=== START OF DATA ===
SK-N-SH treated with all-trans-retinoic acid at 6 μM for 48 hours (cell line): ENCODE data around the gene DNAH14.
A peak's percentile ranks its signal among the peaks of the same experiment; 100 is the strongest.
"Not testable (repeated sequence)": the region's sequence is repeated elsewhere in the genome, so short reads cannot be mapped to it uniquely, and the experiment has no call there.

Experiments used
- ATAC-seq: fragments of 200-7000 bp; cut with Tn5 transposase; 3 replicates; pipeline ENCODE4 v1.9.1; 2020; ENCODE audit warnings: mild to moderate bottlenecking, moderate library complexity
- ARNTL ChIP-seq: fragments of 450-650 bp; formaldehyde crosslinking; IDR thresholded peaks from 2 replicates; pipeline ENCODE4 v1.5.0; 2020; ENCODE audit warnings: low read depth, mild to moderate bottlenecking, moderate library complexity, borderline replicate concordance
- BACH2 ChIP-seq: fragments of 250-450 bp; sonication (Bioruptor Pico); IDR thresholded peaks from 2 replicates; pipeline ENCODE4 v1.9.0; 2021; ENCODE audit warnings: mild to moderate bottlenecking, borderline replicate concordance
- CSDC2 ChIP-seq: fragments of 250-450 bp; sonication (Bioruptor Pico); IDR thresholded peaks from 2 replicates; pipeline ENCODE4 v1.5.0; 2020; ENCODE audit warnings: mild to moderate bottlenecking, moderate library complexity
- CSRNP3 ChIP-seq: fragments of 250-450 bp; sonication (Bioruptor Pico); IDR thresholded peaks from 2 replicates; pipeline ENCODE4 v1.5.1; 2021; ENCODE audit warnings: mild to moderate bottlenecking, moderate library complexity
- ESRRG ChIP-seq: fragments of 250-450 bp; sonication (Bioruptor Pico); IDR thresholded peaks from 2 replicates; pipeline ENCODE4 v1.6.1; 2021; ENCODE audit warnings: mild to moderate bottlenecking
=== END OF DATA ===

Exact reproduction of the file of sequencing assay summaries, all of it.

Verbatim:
SK-N-SH treated with all-trans-retinoic acid at 6 μM for 48 hours (cell line): ENCODE data around the gene DNAH14.
A peak's percentile ranks its signal among the peaks of the same experiment; 100 is the strongest.
"Not testable (repeated sequence)": the region's sequence is repeated elsewhere in the genome, so short reads cannot be mapped to it uniquely, and the experiment has no call there.

Experiments used
- ATAC-seq: fragments of 200-7000 bp; cut with Tn5 transposase; 3 replicates; pipeline ENCODE4 v1.9.1; 2020; ENCODE audit warnings: mild to moderate bottlenecking, moderate library complexity
- ARNTL ChIP-seq: fragments of 450-650 bp; formaldehyde crosslinking; IDR thresholded peaks from 2 replicates; pipeline ENCODE4 v1.5.0; 2020; ENCODE audit warnings: low read depth, mild to moderate bottlenecking, moderate library complexity, borderline replicate concordance
- BACH2 ChIP-seq: fragments of 250-450 bp; sonication (Bioruptor Pico); IDR thresholded peaks from 2 replicates; pipeline ENCODE4 v1.9.0; 2021; ENCODE audit warnings: mild to moderate bottlenecking, borderline replicate concordance
- CSDC2 ChIP-seq: fragments of 250-450 bp; sonication (Bioruptor Pico); IDR thresholded peaks from 2 replicates; pipeline ENCODE4 v1.5.0; 2020; ENCODE audit warnings: mild to moderate bottlenecking, moderate library complexity
- CSRNP3 ChIP-seq: fragments of 250-450 bp; sonication (Bioruptor Pico); IDR thresholded peaks from 2 replicates; pipeline ENCODE4 v1.5.1; 2021; ENCODE audit warnings: mild to moderate bottlenecking, moderate library complexity
- ESRRG ChIP-seq: fragments of 250-450 bp; sonication (Bioruptor Pico); IDR thresholded peaks from 2 replicates; pipeline ENCODE4 v1.6.1; 2021; ENCODE audit warnings: mild to moderate bottlenecking